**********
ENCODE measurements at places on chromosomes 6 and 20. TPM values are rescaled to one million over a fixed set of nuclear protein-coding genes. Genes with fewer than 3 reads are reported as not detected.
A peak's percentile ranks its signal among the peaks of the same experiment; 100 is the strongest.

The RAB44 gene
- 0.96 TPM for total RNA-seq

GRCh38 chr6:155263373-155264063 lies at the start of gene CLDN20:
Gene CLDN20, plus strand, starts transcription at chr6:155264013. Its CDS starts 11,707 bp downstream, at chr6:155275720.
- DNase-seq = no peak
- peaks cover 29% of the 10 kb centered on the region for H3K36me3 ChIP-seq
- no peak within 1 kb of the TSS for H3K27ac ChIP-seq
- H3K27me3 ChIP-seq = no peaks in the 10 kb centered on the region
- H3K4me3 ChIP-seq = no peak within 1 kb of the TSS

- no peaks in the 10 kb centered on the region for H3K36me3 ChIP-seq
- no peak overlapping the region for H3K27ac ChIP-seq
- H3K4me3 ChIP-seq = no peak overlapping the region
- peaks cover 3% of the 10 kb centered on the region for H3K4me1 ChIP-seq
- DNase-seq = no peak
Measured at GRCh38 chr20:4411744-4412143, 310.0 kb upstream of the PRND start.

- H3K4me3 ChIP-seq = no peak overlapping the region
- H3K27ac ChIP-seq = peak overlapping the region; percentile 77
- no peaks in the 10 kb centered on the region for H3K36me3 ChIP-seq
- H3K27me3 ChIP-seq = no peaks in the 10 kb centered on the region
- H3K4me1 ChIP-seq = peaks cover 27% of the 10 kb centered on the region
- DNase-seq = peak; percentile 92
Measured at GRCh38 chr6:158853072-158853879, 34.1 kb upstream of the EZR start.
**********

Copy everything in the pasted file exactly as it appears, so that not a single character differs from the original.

ENCODE measurements at places on chromosomes 6 and 20. TPM values are rescaled to one million over a fixed set of nuclear protein-coding genes. Genes with fewer than 3 reads are reported as not detected.
A peak's percentile ranks its signal among the peaks of the same experiment; 100 is the strongest.

The RAB44 gene
- 0.96 TPM for total RNA-seq

GRCh38 chr6:155263373-155264063 lies at the start of gene CLDN20:
Gene CLDN20, plus strand, starts transcription at chr6:155264013. Its CDS starts 11,707 bp downstream, at chr6:155275720.
- DNase-seq = no peak
- peaks cover 29% of the 10 kb centered on the region for H3K36me3 ChIP-seq
- no peak within 1 kb of the TSS for H3K27ac ChIP-seq
- H3K27me3 ChIP-seq = no peaks in the 10 kb centered on the region
- H3K4me3 ChIP-seq = no peak within 1 kb of the TSS

- no peaks in the 10 kb centered on the region for H3K36me3 ChIP-seq
- no peak overlapping the region for H3K27ac ChIP-seq
- H3K4me3 ChIP-seq = no peak overlapping the region
- peaks cover 3% of the 10 kb centered on the region for H3K4me1 ChIP-seq
- DNase-seq = no peak
Measured at GRCh38 chr20:4411744-4412143, 310.0 kb upstream of the PRND start.

- H3K4me3 ChIP-seq = no peak overlapping the region
- H3K27ac ChIP-seq = peak overlapping the region; percentile 77
- no peaks in the 10 kb centered on the region for H3K36me3 ChIP-seq
- H3K27me3 ChIP-seq = no peaks in the 10 kb centered on the region
- H3K4me1 ChIP-seq = peaks cover 27% of the 10 kb centered on the region
- DNase-seq = peak; percentile 92
Measured at GRCh38 chr6:158853072-158853879, 34.1 kb upstream of the EZR start.